Let’s start with this: the Wikipedia page is dead wrong. At this year’s RSA, I wanted to delve deeper into the exact process of CVE creation, and sought out @SushiDude, the father of CVE. Here’s the story:
At its’ inception in 1999, CVE was a very different form of data than it is today. Back then, it already had an established advisory board, but vulnerabilities would be sent to the advisory board for review, and the batch would come back after staying in the queue for 3-6 months. This system was clearly recognized as not fast enough to keep up with the rapid increases in vulnerability disclosures, and the candidate (CAN) system was introduced in 2000. A CAN vulnerability would be updated into a CVE vulnerability if accepted by the advisory board, and would stay a CAN if it were rejected. Then, in 2004, the volume of disclosures once again surpassed throughput capacity. This time MITRE dropped the CAN status code, and began evaluating the vulnerabilities internally. This required internal resources to de-duplicate vulnerabilities, write up descriptions, and categorize them. At first, one person did this work. Today, it’s a team, and they’re making their operation more efficient as we speak.
Looking at the volume of CVEs seems to suggest that steadily increasing CVE disclosures mean ‘the state of security is getting worse, or some such poorly structured inference.
However, this is not a dictionary. This is a company with limited resources, attempting to streamline a process. This is easily seen when looking at the rate of disclosures over time. Note the changes in process cause a reduction in throughput first, then an increase. (Actually, this leads me to believe there was a change in the process in 2011 as well)
Their objective, from my conversation with them, is to increase throughput. This makes perfect sense – inform the public about as many standardized vulnerabilities, as their resources will allow. However, in this process lies the essential biases inherent in the basic units of vulnerabilities:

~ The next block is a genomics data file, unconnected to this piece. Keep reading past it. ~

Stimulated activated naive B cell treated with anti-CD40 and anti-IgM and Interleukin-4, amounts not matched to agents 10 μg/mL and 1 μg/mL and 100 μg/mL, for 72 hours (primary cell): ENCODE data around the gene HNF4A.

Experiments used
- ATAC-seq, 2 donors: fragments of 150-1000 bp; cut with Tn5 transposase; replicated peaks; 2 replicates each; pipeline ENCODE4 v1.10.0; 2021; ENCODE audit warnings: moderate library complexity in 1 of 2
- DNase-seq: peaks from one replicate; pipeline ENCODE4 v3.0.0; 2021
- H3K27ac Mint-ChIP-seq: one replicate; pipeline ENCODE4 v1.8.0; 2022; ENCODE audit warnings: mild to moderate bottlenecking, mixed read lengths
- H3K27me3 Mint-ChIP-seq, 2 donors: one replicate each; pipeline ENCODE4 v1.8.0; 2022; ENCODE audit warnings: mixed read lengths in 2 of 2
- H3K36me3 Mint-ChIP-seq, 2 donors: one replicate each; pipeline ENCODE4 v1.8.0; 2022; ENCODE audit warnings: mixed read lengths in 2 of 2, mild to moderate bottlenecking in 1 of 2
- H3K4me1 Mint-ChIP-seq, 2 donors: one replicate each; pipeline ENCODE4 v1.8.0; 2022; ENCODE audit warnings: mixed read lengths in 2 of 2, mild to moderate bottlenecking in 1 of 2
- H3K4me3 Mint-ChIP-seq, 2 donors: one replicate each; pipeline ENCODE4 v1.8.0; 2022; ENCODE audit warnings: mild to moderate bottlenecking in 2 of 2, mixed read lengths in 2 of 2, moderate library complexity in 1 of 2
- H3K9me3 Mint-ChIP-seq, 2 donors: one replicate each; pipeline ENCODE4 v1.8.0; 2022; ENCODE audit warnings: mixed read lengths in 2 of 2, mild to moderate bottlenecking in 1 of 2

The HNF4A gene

1. Descriptions – Some vulnerabilities are inherently more difficult to describe. Some attack vectors entail chaining of two, three, even five different weaknesses in an application. Analysts can publish five other vulnerabilities in the time it takes to write up a complicated chained one.
2. Categorization – A CVE is meant to exist independently of the multiple perspectives on that vulnerability. In the submission process, a whitehat might find a vulnerability, a vendor might submit the same one, or a third party may discover it as well, all assessing it differently. The more of such sources, the harder it is for analysts to standardize this information. For another great argument about how the process of CVE categorization influences statistics, see this OSVDB post.
3. Prioritization – There’s a vast and unexplored sea of vulnerabilities out there, and limited manpower. So how does MITRE decide which of them to look at? The advisory board helps made decisions about which vendors to prioritize, and some vulnerabilities get left in the backlog. A nice phrase employed to describe this sea of backlog is the “php.golf.” The opportunity costs of working on all of those are missing a Windows vulnerability, and so they stay put. In fact, there are a few CVE Numbering Authorities which get (rightfully so) preferential treatment. Also note how low severity vulnerabilities rarely enter the picture unless throughput is at high level (i.e. most of the high and medium severity stuff has been taken care of).
Here’s a little light reading to prove to you this isn’t make believe, from the CVE internal mailing lists:
In addition, disclosures about some software vendors (such as Microsoft) are given higher priority than a disclosure about a php.golf application written by an undergraduate student as a part of his programming class and posted to a blog (“php.golf” has become something of an internal catchphrase for “stuff we don’t care about”).
And if you’re truly interested, dive deep into the link above to see all the inner workings of how a CVE comes to be. Regardless, it’s always good to know exactly what you’re working with.